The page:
A past that keeps on giving: Britain’s colonial and post-colonial amnesia

A sign post against a brick building reads "London Borough of Haringey" with black spray paint obscuring words "... Rose Lane", and beneath in parentheses "Formerly Black Boy Lane / N15", advertising Professor Olivette Otele's talk on March 8 hosted by UBC History.


The UBC Department of History is pleased to invite you to a talk by Prof. Olivette Otele (Ph.D., FRHistS, FLSW), Distinguished Professor of the Legacies and Memory of Slavery at SOAS, University of London.

This event can be attended virtually or in-person. Refreshments will be available for in-person attendees. However you choose to join us, please register for the event.

This event is hosted by the UBC History Department. We are grateful for co-sponsorship from the Public Humanities Hub, UBC Political Science, UBC English Language & Literatures, the Peter A. Allard School of Law, UBC Green College, and the Institute for Gender, Race, Sexuality, and Social Justice.

Talk Abstract

In Europe, discussions about colonial legacies of the past in the last few decades seem to be articulated around remembering and forgetting, which has resulted in a variety of viewpoints oscillating between nostalgia and resentment. Public debates in post-Brexit Britain continue to be about identities, the role of the monarchy as a unifying institution, and questions of citizenship. At the same time, arguments are being put forward alleging that scrutinising Britain’s colonial history and its legacies would further polarise debates and divide the kingdom.

The societal fracture that is the result of a global recession and the Conservatives’ austerity measures have further segmented British society. In need of a scapegoat, popular newspapers, public figures and intellectuals have turned to blaming the ills of the nation on alleged culture wars, ‘woke-ism’ and the danger posed by the removal of traces of the past, especially statues of so-called fathers of the cities or the great of the nation. There is also resistance to teaching histories that supposedly do not fit the narrative of a glorious past and are deemed controversial. This presentation will delve into colonial histories and examine how forgetting part of the kingdom’s past has further cemented contemporary inequalities and led to tragedies in Britain.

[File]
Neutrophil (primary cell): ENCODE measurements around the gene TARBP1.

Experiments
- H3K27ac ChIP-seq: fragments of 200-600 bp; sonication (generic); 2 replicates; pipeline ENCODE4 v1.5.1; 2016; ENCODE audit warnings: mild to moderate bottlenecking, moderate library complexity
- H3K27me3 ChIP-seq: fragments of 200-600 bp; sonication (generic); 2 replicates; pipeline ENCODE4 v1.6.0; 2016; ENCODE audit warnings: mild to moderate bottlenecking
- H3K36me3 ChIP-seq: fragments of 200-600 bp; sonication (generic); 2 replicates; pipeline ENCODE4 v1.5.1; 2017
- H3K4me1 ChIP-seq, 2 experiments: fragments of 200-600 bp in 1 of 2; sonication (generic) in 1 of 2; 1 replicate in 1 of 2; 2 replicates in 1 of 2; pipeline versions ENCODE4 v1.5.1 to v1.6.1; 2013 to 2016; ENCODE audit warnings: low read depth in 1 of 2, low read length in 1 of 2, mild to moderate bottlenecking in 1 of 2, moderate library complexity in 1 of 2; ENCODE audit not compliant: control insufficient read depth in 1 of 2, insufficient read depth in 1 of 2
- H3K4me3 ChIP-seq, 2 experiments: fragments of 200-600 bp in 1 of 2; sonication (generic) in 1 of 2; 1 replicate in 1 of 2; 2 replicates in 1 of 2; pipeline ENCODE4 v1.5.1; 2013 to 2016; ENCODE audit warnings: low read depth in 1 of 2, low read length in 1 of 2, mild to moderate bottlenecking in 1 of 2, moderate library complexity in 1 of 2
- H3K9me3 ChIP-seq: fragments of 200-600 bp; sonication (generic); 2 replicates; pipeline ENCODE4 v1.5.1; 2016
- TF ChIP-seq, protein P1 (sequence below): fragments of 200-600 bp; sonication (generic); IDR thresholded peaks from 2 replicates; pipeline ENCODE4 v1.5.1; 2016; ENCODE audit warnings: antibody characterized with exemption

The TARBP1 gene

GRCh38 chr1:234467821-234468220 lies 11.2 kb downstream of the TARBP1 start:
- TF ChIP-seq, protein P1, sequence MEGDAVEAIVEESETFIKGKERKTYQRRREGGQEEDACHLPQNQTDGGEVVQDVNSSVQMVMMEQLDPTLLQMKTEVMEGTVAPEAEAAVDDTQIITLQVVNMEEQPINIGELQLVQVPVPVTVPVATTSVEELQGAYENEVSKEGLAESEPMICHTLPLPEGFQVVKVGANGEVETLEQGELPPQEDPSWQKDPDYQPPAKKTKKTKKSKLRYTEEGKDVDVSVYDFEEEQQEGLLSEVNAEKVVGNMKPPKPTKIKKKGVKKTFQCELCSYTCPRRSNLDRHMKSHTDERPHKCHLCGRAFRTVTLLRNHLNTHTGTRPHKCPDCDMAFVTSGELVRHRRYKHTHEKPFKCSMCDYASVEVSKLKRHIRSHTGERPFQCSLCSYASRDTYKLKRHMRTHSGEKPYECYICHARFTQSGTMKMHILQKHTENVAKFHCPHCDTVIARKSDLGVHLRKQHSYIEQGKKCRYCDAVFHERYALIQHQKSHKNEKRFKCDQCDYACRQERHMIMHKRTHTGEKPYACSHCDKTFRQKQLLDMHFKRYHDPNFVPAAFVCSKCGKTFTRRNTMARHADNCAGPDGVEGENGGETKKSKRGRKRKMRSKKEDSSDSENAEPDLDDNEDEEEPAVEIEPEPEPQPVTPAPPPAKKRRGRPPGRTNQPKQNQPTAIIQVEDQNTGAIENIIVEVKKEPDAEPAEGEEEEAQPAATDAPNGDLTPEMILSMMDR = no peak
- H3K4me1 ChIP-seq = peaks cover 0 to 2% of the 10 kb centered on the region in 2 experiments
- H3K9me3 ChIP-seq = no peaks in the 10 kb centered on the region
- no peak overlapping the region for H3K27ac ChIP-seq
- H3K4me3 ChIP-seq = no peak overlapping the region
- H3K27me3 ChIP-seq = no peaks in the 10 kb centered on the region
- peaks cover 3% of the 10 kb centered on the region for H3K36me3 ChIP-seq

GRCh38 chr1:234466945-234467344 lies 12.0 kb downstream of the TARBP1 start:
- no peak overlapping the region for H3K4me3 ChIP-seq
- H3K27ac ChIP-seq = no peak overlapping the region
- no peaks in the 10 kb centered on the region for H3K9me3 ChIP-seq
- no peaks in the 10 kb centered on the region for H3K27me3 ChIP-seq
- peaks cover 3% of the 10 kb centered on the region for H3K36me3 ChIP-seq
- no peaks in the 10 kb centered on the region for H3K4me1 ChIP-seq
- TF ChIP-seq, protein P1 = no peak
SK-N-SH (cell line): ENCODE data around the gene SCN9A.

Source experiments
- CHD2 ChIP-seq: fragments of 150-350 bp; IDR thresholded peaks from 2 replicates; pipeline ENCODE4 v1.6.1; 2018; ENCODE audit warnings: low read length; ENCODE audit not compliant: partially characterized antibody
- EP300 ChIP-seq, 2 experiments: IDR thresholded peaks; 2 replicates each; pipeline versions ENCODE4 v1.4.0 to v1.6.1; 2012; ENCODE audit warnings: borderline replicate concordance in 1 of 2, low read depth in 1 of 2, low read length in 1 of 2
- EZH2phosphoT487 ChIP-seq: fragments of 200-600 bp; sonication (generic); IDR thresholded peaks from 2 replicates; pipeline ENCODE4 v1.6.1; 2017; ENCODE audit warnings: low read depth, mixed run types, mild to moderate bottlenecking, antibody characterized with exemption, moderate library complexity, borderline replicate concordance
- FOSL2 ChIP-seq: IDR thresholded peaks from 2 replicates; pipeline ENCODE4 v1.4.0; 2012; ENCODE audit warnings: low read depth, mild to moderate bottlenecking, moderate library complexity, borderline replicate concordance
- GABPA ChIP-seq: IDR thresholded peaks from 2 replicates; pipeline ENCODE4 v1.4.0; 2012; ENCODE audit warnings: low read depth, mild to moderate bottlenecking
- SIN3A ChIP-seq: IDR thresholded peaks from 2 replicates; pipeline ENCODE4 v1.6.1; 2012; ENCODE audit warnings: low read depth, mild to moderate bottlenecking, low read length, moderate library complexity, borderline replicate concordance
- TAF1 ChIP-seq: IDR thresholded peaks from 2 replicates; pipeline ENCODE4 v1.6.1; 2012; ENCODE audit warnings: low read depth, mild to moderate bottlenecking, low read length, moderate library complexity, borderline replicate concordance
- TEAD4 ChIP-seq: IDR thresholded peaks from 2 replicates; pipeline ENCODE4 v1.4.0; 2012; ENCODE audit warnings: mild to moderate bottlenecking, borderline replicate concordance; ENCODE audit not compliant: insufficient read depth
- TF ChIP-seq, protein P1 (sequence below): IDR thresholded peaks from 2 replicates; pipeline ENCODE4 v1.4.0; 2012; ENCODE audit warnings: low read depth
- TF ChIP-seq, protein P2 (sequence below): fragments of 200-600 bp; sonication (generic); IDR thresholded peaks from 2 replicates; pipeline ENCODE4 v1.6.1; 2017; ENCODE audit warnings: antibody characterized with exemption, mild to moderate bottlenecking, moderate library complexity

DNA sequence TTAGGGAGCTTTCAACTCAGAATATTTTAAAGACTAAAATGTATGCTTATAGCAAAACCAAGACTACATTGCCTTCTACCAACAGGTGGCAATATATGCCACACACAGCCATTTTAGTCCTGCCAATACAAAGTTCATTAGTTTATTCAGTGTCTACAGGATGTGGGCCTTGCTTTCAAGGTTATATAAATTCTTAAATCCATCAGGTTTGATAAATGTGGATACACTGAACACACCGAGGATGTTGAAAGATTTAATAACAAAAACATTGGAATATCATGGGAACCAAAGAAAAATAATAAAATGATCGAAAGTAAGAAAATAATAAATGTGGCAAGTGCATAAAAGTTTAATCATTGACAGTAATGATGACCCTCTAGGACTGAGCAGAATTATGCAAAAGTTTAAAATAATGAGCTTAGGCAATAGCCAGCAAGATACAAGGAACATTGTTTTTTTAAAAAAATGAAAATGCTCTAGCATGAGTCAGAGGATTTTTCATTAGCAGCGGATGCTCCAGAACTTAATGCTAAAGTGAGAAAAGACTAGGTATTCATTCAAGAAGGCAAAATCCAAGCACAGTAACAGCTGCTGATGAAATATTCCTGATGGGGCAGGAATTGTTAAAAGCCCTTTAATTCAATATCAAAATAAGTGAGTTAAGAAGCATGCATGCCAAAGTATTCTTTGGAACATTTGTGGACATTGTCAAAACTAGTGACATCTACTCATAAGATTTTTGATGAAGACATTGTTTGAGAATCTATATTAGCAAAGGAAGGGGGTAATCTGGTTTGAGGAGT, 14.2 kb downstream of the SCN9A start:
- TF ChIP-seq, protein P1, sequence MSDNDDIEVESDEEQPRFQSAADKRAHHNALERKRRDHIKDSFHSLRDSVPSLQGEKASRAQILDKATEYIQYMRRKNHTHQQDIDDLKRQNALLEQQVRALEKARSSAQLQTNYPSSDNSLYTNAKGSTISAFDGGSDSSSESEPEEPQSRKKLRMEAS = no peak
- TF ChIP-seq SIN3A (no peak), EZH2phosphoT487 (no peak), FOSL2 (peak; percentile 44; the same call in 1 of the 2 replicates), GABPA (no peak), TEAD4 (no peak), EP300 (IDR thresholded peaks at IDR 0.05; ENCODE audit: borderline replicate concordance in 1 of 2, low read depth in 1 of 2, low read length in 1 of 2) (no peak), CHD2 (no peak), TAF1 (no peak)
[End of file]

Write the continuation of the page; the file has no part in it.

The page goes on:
Speaker Biography


Olivette Otele


Olivette Otele (she/her/hers), Ph.D., FRHistS, FLSW, is a Distinguished Professor of the Legacies and Memory of Slavery at SOAS, University of London. Her area of research is colonial, post-colonial history and memory studies. Otele holds a Ph.D. in History from Université Paris La Sorbonne, France and received an honorary doctorate in Law from Concordia University in Canada. She is a Fellow and former Vice President of the Royal Historical Society. She was a judge of the International Man Booker Prize, has written numerous scholarly papers and books, and is also a regular contributor to the press, television and radio programmes, including the BBC, Times Magazine, The Guardian, GQ, Elle Magazine, and others. Otele is also a broadcaster and a film and documentaries consultant. Her latest books include an edited volume, Post-conflict memorialization: Missing Memorials, Absent Bodies (Palgrave Mcmillan, 2021) and African Europeans: An Untold History (Basic Books, 2022).

Wednesday, March 8, 2023
5:00-6:30 pm (Pacific Time)
Buchanan A202 and online via Zoom